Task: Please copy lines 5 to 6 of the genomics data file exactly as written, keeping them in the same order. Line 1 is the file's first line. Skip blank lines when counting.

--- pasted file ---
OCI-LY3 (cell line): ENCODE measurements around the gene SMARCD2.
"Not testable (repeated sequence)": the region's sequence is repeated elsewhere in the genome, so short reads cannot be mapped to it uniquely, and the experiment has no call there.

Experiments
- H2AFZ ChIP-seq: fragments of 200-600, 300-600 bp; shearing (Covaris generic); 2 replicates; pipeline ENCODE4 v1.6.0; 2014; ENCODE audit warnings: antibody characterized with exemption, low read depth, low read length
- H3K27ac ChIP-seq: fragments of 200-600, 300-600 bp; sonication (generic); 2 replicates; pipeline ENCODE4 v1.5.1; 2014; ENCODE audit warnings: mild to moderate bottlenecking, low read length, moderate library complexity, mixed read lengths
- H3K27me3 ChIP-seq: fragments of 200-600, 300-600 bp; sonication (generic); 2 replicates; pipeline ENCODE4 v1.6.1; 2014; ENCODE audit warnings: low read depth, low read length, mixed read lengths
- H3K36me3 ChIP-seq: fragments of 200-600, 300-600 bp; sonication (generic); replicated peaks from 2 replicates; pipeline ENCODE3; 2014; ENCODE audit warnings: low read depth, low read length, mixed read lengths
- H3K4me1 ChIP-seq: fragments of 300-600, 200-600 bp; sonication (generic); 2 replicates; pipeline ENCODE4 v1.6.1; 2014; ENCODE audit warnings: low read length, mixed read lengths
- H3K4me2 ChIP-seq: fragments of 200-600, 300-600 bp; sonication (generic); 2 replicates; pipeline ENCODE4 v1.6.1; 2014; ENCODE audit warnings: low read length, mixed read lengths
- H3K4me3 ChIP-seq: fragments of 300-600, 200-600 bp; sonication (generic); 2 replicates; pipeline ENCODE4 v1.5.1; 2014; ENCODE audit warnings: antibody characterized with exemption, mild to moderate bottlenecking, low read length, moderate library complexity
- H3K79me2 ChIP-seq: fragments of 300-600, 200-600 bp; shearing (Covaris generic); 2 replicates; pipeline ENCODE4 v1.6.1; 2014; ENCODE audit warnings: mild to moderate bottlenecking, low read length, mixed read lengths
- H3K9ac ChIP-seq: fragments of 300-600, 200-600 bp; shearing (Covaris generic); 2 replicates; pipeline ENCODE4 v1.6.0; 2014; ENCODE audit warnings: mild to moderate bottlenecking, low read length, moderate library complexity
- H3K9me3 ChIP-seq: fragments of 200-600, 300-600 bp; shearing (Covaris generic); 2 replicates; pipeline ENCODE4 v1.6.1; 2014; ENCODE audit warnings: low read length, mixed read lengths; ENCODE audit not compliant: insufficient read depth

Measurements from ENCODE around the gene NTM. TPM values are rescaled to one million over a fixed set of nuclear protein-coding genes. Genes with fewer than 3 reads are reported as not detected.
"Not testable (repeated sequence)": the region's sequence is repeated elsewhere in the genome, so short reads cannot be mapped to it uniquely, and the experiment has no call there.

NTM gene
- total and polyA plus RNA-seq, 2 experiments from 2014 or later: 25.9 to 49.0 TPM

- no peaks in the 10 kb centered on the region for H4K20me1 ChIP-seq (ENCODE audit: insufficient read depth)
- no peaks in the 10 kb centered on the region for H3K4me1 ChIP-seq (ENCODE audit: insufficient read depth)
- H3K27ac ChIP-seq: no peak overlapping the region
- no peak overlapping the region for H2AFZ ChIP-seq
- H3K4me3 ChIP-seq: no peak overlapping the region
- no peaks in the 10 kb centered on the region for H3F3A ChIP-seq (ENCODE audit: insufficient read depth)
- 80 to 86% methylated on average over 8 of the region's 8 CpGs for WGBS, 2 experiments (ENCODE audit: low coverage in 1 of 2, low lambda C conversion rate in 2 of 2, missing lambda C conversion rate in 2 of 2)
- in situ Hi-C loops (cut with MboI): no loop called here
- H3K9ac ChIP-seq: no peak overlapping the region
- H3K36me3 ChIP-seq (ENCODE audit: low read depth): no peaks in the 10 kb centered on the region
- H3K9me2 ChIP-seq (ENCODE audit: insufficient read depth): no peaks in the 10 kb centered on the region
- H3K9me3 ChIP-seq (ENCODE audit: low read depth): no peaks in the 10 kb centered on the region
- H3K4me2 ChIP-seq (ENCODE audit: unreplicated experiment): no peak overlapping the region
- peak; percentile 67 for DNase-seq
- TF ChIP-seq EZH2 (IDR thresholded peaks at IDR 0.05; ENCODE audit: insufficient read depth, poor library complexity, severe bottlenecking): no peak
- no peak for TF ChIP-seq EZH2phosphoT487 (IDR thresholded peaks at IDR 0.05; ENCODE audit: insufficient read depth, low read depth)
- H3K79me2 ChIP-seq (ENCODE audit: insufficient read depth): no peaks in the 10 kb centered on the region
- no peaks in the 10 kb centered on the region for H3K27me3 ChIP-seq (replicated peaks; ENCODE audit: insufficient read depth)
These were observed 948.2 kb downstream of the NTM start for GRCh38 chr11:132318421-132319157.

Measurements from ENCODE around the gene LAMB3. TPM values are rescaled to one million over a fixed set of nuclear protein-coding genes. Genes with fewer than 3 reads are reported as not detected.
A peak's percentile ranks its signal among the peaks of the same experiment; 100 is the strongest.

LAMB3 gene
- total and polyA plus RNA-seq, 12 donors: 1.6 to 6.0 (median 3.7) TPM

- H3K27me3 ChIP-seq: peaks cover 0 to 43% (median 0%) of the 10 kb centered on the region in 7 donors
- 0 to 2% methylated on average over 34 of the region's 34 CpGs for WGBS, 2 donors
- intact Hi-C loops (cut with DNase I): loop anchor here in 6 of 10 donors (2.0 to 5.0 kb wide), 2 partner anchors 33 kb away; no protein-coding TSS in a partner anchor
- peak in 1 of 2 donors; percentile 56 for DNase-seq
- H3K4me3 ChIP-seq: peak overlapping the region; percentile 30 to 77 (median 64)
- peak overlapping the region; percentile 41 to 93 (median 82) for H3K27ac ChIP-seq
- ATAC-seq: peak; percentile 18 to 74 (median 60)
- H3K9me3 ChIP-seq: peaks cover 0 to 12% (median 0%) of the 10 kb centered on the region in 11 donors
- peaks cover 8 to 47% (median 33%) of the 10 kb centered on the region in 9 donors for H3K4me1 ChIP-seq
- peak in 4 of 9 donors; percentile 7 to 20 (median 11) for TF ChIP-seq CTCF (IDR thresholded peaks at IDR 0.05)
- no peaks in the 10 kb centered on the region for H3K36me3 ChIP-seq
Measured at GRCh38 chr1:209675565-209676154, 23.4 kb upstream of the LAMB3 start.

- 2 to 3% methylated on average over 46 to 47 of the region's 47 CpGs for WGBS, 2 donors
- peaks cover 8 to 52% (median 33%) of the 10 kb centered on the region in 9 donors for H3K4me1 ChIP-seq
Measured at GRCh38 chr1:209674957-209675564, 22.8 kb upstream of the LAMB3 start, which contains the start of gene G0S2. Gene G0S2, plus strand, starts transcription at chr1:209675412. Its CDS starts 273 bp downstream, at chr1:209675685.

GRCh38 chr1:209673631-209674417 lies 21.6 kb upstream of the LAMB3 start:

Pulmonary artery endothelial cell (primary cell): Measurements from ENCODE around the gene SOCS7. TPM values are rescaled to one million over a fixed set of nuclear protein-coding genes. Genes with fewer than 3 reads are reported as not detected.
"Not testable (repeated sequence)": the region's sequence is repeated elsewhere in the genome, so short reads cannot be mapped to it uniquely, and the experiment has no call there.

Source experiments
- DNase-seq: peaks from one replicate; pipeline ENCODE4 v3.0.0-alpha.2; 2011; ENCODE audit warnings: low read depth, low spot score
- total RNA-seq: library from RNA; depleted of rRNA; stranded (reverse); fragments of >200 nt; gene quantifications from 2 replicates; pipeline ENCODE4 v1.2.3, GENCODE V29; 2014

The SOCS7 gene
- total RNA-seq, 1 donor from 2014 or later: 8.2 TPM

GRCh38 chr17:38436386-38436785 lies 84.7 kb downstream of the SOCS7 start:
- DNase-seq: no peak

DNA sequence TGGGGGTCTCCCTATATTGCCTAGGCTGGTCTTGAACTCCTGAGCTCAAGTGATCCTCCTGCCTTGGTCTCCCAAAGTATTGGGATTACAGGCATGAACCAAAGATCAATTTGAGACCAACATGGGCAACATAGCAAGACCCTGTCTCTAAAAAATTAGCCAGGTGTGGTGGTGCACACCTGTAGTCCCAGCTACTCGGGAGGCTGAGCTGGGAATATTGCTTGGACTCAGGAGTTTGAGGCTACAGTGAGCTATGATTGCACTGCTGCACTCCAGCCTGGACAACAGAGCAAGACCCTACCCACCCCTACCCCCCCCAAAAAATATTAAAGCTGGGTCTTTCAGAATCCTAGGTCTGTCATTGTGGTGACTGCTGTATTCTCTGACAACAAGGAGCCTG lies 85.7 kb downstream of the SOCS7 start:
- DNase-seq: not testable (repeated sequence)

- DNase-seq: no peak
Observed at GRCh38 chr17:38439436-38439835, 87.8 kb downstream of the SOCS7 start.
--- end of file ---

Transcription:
- H3K27ac ChIP-seq: fragments of 200-600, 300-600 bp; sonication (generic); 2 replicates; pipeline ENCODE4 v1.5.1; 2014; ENCODE audit warnings: mild to moderate bottlenecking, low read length, moderate library complexity, mixed read lengths
- H3K27me3 ChIP-seq: fragments of 200-600, 300-600 bp; sonication (generic); 2 replicates; pipeline ENCODE4 v1.6.1; 2014; ENCODE audit warnings: low read depth, low read length, mixed read lengths